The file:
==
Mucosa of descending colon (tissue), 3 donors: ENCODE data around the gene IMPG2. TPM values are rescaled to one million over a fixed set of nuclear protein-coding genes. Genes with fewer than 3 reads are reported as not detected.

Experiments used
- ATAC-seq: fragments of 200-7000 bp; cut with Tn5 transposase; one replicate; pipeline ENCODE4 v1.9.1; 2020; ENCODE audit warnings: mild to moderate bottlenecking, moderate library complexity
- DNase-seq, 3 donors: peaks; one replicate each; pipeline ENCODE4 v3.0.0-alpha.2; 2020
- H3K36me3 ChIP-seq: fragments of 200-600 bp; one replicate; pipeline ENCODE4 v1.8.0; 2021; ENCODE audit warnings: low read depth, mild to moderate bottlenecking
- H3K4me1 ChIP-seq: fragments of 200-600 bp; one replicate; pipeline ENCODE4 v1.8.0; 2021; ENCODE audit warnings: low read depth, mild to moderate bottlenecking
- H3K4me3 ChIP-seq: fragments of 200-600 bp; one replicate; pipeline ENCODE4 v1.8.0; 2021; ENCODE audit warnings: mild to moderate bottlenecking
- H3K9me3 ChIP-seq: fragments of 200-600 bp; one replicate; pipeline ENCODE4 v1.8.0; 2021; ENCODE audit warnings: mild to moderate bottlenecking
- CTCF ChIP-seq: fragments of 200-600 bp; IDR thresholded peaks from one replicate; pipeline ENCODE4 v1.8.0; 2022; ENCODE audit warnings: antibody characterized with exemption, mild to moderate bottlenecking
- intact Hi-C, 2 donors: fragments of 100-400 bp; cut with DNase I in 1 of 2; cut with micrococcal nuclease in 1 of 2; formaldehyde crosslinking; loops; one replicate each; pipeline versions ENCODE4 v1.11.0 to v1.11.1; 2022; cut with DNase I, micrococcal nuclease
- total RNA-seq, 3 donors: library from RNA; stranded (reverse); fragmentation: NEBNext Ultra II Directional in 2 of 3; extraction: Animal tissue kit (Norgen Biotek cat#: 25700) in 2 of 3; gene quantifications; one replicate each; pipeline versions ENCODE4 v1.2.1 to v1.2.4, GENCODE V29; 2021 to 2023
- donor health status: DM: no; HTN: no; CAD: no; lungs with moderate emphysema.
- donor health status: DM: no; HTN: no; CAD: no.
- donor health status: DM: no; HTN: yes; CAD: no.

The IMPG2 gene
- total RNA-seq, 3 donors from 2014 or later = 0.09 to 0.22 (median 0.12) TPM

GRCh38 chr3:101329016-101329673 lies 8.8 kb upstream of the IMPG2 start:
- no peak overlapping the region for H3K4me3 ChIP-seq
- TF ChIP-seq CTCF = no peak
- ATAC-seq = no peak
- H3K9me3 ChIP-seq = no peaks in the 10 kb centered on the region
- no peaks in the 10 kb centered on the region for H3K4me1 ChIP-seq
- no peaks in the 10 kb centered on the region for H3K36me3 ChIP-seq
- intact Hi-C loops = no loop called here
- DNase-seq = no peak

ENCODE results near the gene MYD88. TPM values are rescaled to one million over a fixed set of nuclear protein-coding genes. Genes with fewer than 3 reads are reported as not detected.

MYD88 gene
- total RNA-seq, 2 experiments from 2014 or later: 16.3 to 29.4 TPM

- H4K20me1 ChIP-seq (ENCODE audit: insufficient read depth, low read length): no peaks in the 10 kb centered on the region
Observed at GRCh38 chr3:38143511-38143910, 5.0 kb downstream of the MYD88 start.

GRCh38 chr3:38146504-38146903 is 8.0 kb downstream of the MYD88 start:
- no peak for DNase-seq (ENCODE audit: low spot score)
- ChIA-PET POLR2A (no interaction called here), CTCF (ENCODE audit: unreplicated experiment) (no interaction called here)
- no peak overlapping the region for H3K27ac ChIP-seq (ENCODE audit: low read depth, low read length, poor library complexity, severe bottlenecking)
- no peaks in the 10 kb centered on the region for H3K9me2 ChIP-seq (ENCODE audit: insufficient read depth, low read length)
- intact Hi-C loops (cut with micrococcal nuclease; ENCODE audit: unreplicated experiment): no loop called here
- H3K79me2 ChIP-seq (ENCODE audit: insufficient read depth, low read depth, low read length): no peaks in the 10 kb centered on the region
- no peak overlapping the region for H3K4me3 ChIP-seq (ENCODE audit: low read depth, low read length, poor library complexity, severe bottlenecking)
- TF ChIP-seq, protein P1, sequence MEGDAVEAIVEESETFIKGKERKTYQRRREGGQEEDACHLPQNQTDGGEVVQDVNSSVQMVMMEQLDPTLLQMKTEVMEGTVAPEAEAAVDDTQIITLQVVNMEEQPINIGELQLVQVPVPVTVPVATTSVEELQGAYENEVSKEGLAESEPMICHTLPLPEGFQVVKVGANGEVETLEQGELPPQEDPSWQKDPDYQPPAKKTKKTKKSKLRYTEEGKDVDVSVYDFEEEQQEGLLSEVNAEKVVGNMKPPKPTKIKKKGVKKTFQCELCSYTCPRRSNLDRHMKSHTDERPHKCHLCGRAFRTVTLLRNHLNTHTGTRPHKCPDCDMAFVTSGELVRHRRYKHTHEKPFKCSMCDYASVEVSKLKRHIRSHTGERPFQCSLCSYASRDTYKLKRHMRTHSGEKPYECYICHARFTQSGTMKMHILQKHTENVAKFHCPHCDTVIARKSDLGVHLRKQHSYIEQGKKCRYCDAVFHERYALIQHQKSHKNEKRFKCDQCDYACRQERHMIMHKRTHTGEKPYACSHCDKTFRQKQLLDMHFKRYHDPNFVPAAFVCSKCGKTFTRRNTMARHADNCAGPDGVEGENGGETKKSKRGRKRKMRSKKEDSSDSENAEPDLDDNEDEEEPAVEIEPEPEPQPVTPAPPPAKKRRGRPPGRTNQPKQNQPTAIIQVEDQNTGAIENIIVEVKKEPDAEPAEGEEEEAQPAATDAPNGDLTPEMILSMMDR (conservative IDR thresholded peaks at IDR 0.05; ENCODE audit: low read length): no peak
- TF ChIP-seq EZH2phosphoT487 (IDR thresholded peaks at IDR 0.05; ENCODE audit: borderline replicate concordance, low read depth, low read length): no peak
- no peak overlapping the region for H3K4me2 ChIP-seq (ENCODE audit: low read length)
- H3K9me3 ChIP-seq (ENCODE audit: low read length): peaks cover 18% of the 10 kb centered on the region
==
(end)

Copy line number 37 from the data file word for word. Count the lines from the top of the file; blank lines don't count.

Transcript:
- H3K79me2 ChIP-seq (ENCODE audit: insufficient read depth, low read depth, low read length): no peaks in the 10 kb centered on the region